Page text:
Society & Lifestyle
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|by Dr. Frank S. K. Barar|
According to The Chamber's Twentieth Century Dictionary (1901), "anger is defined as a strong emotion excited by a real or fancied injury, and involving a desire for retaliation". Later, in The American Heritage Dictionary (2000) the definition reads as, "a strong feeling of displeasure or hostility", and the synonyms mentioned are rage, fury, ire, wrath, resentment, and indignation denoting varying degrees of displeasure. Rage and fury imply intense, explosive, often destructive emotion; Ire is a term frequently used in English literature; Wrath applies to anger seeking punishment; Resentment implies a smouldering anger generated by a grievance; and Indignation is righteous anger at something wrong and unjust.
Managing anger is essential for integration of various health components. Health is not merely defined as a state of absence of disease, but a state of physical, mental, social, spiritual and environmental well-being. One must remember that anger is not a matter of chance, but is a matter of choice on our part. Negative emotions precipitate anger, and its altered physiology is similar to that of "stress".
Types of Anger
Anger can be classified in to two types:
1. Righteous anger which is superficial and does not change the biochemistry of the individual. It is positive, creative and self-limiting, e.g, parents and teachers at times have to show anger towards children to make them study or maintain discipline;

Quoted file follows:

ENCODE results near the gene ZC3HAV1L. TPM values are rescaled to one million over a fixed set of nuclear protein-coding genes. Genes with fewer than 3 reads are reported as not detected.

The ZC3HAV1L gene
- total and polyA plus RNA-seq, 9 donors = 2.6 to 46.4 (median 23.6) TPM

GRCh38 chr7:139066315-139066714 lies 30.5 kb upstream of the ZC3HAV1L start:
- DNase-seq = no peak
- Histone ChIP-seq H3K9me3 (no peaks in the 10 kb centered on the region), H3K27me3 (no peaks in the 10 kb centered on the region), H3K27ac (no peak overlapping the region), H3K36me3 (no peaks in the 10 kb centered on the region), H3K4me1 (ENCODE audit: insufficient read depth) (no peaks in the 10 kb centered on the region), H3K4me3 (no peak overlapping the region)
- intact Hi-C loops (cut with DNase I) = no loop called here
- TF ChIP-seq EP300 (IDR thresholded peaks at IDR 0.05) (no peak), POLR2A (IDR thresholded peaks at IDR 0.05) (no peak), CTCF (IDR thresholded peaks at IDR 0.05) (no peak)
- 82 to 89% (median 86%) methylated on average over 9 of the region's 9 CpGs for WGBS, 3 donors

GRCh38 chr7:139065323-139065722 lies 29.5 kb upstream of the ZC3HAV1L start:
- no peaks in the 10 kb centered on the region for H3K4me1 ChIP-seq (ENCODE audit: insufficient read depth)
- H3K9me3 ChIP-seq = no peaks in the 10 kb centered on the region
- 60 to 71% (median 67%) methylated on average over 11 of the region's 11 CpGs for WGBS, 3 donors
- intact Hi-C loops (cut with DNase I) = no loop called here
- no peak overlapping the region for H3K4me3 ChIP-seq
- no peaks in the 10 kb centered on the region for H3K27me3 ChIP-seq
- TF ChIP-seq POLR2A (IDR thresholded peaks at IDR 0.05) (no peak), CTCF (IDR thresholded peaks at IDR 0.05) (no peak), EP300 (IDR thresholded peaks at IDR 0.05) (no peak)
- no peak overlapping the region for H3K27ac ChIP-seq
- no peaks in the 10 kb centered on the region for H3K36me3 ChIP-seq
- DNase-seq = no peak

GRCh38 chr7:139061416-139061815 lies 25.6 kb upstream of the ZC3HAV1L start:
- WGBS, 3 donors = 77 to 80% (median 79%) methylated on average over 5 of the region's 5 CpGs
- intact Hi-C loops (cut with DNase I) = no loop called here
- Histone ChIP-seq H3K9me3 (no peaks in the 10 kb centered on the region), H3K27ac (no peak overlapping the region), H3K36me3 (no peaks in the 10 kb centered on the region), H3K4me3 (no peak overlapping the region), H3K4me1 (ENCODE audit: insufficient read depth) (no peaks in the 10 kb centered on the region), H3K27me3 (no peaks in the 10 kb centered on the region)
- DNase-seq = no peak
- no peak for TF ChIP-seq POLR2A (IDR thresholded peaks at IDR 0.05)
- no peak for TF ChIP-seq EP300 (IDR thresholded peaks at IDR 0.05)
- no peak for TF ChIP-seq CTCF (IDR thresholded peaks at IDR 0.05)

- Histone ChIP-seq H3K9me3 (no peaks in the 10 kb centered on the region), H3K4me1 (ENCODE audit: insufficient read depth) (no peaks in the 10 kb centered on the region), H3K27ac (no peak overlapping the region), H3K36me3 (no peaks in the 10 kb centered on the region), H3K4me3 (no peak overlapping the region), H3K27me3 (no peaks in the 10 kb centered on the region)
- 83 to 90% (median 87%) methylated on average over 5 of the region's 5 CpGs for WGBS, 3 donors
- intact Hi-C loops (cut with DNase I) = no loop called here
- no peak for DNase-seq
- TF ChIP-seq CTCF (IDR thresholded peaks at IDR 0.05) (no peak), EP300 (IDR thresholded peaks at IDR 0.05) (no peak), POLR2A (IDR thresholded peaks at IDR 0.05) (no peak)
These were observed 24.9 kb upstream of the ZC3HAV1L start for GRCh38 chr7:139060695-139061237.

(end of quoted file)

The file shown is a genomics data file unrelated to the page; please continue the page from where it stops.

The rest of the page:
2. Unjustified anger which is long-standing, renders one selfish and egocentric, and changes the biochemistry of the individual. Unfortunately, mostly anger becomes insulting, accusing, sarcastic, aggressive and violent. According to Jerry Defenbacher, a psychologist, some people are more 'hotheaded' than others, and get angry more easily and intensely than others. They are more likely to withdraw socially, sulk and get physically ill. They have a low tolerance for frustration, and the cause may be genetic, physiological or psychological.
Anger Control Strategies
Anger exists in our minds, and is the direct result of our negative thoughts. An event itself cannot make us angry. But our interpretation of the event as to how we feel and think about it, leads to anger (From "Programme on Lifestyle and Health - A Mind-Body Capsule" by Dr. H.K. Chopra, Sterling Publishers Pvt. Ltd., New Delhi, 2006).
(a) Taking a few deep breaths from the diaphragm, and not from the chest.
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Dr. Frank S.K. Barar
10/14/2012 02:28 AM